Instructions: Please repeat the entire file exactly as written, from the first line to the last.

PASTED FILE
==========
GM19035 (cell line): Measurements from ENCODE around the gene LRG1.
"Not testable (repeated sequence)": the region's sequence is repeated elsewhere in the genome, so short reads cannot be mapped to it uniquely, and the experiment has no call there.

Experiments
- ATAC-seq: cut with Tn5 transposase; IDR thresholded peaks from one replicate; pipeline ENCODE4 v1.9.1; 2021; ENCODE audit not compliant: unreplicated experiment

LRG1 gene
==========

GM19035 (cell line): Measurements from ENCODE around the gene LRG1.
"Not testable (repeated sequence)": the region's sequence is repeated elsewhere in the genome, so short reads cannot be mapped to it uniquely, and the experiment has no call there.

Experiments
- ATAC-seq: cut with Tn5 transposase; IDR thresholded peaks from one replicate; pipeline ENCODE4 v1.9.1; 2021; ENCODE audit not compliant: unreplicated experiment

LRG1 gene